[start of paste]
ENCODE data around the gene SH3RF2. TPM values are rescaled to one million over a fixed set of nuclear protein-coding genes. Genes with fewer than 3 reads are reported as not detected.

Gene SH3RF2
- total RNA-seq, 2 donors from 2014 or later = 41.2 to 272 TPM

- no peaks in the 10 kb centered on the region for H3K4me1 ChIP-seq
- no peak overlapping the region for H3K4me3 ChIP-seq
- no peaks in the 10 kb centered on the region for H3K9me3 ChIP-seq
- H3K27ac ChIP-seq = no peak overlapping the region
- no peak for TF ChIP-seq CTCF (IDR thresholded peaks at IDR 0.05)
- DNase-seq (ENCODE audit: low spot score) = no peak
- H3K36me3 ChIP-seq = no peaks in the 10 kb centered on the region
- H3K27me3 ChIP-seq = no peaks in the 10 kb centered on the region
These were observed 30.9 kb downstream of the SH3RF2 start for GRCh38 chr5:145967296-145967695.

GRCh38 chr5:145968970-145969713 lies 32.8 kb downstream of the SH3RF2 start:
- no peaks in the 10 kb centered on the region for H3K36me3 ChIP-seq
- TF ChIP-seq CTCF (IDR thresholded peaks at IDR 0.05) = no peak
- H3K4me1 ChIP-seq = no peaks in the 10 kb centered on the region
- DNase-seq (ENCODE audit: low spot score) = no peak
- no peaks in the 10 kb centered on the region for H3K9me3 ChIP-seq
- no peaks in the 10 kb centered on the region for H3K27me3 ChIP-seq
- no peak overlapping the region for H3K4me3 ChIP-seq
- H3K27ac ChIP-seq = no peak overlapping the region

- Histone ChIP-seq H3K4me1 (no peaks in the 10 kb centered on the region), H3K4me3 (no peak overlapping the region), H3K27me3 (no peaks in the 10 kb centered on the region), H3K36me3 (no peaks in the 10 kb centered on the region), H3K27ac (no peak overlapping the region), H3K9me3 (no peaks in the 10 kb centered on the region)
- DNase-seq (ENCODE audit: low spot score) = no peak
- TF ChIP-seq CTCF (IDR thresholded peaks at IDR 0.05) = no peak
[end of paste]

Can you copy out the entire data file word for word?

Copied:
ENCODE data around the gene SH3RF2. TPM values are rescaled to one million over a fixed set of nuclear protein-coding genes. Genes with fewer than 3 reads are reported as not detected.

Gene SH3RF2
- total RNA-seq, 2 donors from 2014 or later = 41.2 to 272 TPM

- no peaks in the 10 kb centered on the region for H3K4me1 ChIP-seq
- no peak overlapping the region for H3K4me3 ChIP-seq
- no peaks in the 10 kb centered on the region for H3K9me3 ChIP-seq
- H3K27ac ChIP-seq = no peak overlapping the region
- no peak for TF ChIP-seq CTCF (IDR thresholded peaks at IDR 0.05)
- DNase-seq (ENCODE audit: low spot score) = no peak
- H3K36me3 ChIP-seq = no peaks in the 10 kb centered on the region
- H3K27me3 ChIP-seq = no peaks in the 10 kb centered on the region
These were observed 30.9 kb downstream of the SH3RF2 start for GRCh38 chr5:145967296-145967695.

GRCh38 chr5:145968970-145969713 lies 32.8 kb downstream of the SH3RF2 start:
- no peaks in the 10 kb centered on the region for H3K36me3 ChIP-seq
- TF ChIP-seq CTCF (IDR thresholded peaks at IDR 0.05) = no peak
- H3K4me1 ChIP-seq = no peaks in the 10 kb centered on the region
- DNase-seq (ENCODE audit: low spot score) = no peak
- no peaks in the 10 kb centered on the region for H3K9me3 ChIP-seq
- no peaks in the 10 kb centered on the region for H3K27me3 ChIP-seq
- no peak overlapping the region for H3K4me3 ChIP-seq
- H3K27ac ChIP-seq = no peak overlapping the region

- Histone ChIP-seq H3K4me1 (no peaks in the 10 kb centered on the region), H3K4me3 (no peak overlapping the region), H3K27me3 (no peaks in the 10 kb centered on the region), H3K36me3 (no peaks in the 10 kb centered on the region), H3K27ac (no peak overlapping the region), H3K9me3 (no peaks in the 10 kb centered on the region)
- DNase-seq (ENCODE audit: low spot score) = no peak
- TF ChIP-seq CTCF (IDR thresholded peaks at IDR 0.05) = no peak